China Urges Companies to ‘Go Global’ – The Diplomat Increasing China’s outbound investment is part of Beijing’s long-term economic and political strategy.
Chinese Hit Back Against a Foreign Intrusion: Christmas – NYT As some Chinese enjoy the trappings of Western-style Christmas, and retailers enjoy some of their highest sales in late December, others are calling for bans on any celebrations. Friends in the US – Has Fox News been reporting on this? Would make a great addition to the annual ‘War on Christmas’ story.
China’s Growth Secret – Project Syndicate Many people are profoundly pessimistic about the Chinese economy’s growth prospects, owing to the emergence of massive debt, overcapacity, and excessive investment. But China’s flexible approach to institutional reform has imbued its economy with the capacity to overcome such challenges.
Koh Tao murder trial rescheduled – The Nation Court sets hearing dates from July; Myanmar embassy arranges bail guarantee money for the two suspects who allegedly murdered two British tourists earlier this year.
Landmark City Elections Underway in Rangoon – The Irrawaddy Rangoon residents went to the polls on Saturday to elect a portion of their municipal government for the first time in more than 60 years, though initial reports indicated the landmark vote was under attended by an ill-informed electorate.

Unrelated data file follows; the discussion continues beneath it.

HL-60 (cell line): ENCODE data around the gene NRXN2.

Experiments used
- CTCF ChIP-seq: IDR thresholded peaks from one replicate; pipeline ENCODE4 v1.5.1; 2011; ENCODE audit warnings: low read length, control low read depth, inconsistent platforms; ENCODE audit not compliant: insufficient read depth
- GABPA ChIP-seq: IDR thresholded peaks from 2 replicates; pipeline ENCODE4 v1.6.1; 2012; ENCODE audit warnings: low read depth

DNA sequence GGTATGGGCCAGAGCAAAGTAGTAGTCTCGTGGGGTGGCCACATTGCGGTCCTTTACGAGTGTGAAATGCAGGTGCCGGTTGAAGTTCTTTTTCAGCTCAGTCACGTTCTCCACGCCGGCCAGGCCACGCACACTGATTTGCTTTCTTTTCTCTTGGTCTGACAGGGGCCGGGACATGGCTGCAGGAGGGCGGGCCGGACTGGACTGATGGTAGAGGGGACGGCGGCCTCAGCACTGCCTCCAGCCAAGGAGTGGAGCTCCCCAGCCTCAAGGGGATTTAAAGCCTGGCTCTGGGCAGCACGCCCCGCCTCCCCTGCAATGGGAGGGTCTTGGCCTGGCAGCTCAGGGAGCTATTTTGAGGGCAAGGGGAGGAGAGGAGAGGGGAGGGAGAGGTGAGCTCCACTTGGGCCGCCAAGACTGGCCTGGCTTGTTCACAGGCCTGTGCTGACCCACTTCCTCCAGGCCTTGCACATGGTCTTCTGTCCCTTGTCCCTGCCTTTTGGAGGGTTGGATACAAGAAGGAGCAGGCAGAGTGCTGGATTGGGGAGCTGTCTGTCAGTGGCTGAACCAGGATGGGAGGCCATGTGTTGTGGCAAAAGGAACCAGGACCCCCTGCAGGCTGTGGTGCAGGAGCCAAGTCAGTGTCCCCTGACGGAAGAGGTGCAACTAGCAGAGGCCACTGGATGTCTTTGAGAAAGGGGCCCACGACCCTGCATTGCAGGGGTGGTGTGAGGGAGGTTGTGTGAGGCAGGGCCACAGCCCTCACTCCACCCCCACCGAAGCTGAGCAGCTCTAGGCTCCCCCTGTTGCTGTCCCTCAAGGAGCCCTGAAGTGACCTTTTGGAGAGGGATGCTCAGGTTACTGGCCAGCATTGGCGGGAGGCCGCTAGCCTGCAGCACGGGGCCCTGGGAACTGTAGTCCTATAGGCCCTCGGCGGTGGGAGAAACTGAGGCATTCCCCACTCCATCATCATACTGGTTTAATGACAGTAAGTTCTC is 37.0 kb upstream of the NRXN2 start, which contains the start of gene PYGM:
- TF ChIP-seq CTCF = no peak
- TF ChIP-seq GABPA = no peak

Suu Kyi Says Wants West to Spur Reform not Reimpose Sanctions – The Irrawaddy Burma’s opposition leader Aung San Suu Kyi on Friday called on the West to encourage her country’s government to enter meaningful reform talks but told it not to reintroduce punitive sanctions even though democratic reforms were foundering.
Vietnam economic growth quickens on exports, beating target – Thanh Nien News Vietnam’s economic growth accelerated in the fourth quarter as banks increased lending and rising foreign investment boosted exports.
Prem thanks Prayut for staging coup – The Nation Privy Council President Gen Prem Tinsulanonda Monday expressed appreciation to Prime Minister Prayut Chan-o-cha and other military leaders, noting that they had done “a great thing” for the country on May 22. This is just Prem patting himself on the back, seeing as the Privy Council was a major driver of the coup in the first place. The military, Privy Council and His Majesty are what many Thais call ‘conservative forces’ and they’re thick as thieves.